Actually, on the face of it this sounds as if it IS an unlawful tow per VC 22658. As mentioned in 22658(l)(1)(A) the person authorizing the release "shall be present at the time of removal. A phone call is not sufficient. If this were a fire lane or near a fire hydrant, this would be a different matter.
A tenant of a small complex could have initiated the tow, but that does not appear to be the case here.
(l) (1) (A) A towing company shall not remove or commence the
removal of a vehicle from private property without first obtaining
the written authorization from the property owner or lessee,
including an association of a common interest development, or an
employee or agent thereof, who shall be present at the time of
removal and verify the alleged violation, except that presence and
verification is not required if the person authorizing the tow is the
property owner, or the owner's agent who is not a tow operator, of a
residential rental property of 15 or fewer units that does not have
an onsite owner, owner's agent or employee, and the tenant has
verified the violation, requested the tow from that tenant's assigned
parking space, and provided a signed request or electronic mail, or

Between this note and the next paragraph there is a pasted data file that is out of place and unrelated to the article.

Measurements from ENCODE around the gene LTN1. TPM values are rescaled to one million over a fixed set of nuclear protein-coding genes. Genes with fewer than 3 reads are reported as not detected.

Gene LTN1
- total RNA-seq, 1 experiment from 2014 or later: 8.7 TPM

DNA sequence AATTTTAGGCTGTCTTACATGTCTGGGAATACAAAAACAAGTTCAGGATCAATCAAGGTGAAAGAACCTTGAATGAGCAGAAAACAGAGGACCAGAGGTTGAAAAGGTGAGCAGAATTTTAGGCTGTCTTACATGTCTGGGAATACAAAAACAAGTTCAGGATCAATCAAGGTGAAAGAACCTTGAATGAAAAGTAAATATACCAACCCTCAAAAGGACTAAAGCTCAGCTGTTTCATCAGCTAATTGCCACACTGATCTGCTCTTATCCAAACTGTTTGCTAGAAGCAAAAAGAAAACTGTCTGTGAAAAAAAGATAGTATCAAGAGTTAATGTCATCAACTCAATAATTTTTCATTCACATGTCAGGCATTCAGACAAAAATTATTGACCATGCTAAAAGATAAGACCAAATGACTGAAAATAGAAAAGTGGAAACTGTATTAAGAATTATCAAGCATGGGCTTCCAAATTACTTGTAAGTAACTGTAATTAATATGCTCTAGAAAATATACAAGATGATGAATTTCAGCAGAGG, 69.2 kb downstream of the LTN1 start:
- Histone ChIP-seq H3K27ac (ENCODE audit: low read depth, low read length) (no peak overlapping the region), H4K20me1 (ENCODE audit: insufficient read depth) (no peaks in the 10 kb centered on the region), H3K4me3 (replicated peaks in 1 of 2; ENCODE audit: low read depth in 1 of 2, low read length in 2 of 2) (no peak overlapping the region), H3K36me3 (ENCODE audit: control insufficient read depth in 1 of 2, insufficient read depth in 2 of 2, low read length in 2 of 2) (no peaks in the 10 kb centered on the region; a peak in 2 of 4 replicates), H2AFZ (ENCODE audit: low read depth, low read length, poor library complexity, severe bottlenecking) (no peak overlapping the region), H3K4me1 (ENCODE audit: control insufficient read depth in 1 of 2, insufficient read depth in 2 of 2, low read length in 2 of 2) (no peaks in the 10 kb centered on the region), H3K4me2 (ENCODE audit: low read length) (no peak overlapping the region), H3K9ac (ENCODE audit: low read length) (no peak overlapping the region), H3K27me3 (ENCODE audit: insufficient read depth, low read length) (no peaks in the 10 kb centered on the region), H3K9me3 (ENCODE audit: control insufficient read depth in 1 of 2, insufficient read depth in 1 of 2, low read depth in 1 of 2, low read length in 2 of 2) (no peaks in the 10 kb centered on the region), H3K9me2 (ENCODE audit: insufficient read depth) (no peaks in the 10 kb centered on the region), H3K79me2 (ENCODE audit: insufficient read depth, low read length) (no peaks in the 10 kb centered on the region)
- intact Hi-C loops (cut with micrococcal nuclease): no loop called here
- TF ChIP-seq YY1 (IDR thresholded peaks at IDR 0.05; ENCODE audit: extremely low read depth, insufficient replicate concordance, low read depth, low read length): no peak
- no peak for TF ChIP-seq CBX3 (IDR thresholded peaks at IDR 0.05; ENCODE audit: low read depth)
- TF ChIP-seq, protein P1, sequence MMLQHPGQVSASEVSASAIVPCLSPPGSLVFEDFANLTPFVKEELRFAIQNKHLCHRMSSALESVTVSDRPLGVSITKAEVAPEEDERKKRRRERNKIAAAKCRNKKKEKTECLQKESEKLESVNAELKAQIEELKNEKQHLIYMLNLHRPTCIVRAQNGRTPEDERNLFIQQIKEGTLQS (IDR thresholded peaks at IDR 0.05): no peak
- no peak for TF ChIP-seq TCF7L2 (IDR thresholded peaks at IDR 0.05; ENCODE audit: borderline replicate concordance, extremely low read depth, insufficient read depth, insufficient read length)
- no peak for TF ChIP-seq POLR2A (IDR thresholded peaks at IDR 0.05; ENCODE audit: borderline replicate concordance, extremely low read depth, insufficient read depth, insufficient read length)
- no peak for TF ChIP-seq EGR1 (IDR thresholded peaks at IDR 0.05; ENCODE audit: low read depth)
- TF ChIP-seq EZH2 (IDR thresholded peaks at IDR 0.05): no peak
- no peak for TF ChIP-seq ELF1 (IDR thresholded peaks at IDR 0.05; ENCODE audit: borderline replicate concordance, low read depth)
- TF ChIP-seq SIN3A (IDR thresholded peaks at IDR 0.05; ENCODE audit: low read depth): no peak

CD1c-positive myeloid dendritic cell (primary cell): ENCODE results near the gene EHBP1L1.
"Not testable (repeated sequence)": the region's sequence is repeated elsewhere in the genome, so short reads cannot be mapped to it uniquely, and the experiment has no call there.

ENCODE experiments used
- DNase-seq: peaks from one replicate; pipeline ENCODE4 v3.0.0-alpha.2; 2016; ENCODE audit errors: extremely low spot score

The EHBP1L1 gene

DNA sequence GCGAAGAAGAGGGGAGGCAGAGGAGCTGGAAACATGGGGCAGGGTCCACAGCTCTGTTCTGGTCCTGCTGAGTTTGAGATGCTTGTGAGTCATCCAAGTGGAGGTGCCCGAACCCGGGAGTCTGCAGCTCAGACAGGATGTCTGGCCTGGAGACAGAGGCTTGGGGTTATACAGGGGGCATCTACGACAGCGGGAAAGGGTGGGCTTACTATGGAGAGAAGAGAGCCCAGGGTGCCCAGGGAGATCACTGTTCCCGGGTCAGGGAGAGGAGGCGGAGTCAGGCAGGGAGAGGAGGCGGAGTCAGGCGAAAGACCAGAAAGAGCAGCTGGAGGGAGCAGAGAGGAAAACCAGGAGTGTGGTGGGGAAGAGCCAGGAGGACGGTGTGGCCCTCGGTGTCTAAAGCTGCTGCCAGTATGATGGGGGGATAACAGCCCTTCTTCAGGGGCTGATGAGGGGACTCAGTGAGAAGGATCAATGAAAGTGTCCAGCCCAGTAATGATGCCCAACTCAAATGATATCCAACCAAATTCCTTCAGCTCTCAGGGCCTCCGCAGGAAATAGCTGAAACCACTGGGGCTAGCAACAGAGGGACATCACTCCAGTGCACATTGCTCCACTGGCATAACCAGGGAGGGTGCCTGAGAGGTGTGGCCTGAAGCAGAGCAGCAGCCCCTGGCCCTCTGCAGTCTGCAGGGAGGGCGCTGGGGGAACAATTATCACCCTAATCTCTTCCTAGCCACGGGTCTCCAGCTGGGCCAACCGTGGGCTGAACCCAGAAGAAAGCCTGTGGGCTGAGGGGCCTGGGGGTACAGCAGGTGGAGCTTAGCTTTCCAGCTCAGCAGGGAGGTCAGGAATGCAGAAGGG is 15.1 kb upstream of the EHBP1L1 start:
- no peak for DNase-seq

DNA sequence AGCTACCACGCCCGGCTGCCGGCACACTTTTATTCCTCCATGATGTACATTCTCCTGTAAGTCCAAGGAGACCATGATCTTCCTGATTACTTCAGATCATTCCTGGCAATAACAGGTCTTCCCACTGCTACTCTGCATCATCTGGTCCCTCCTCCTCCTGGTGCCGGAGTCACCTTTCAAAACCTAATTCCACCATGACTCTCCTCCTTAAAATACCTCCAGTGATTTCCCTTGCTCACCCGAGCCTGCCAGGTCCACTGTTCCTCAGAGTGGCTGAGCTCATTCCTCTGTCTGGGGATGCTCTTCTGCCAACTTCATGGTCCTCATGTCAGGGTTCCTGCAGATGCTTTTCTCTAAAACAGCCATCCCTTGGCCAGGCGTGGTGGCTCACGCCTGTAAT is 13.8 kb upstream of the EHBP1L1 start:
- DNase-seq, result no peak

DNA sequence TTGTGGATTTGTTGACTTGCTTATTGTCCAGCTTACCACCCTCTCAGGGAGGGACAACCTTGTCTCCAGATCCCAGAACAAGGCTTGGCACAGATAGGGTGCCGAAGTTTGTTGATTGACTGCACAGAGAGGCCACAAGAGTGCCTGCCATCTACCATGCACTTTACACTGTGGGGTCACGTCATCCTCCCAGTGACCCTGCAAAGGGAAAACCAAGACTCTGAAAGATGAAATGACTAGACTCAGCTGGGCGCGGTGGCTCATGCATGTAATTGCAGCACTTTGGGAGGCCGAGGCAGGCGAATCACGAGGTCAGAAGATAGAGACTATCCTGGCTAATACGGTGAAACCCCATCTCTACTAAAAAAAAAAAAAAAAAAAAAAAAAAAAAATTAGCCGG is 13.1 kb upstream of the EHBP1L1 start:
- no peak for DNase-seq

has called and provides a signed request or electronic mail within 24
hours, to the property owner or owner's agent, which the owner or
agent shall provide to the towing company within 48 hours of
authorizing the tow. The signed request or electronic mail shall
contain the name and address of the tenant, and the date and time the
tenant requested the tow. A towing company shall obtain, within 48
hours of receiving the written authorization to tow, a copy of a
tenant request required pursuant to this subparagraph. For the
purpose of this subparagraph, a person providing the written
authorization who is required to be present on the private property
at the time of the tow does not have to be physically present at the
specified location of where the vehicle to be removed is located on
the private property.
The owner of the property could be charged with an infraction and pay up to $1,000 in fines (and likely more than that in associated assessments and fees).
In general, you'd be correct. However, we generally require the owner of the property also be present to authorize the specific tow. There are exceptions, however.
Predatory tow practices have been so rampant in southern CA that the LAPD has established a unit that addresses nothing but these sorts of tows where companies sign contracts with property owners and then wander about looking for a reason to tow. I believe they count on the hope that vehicle owners won't call them on it ... the law, however, has requirements for signage and authorization that must be met.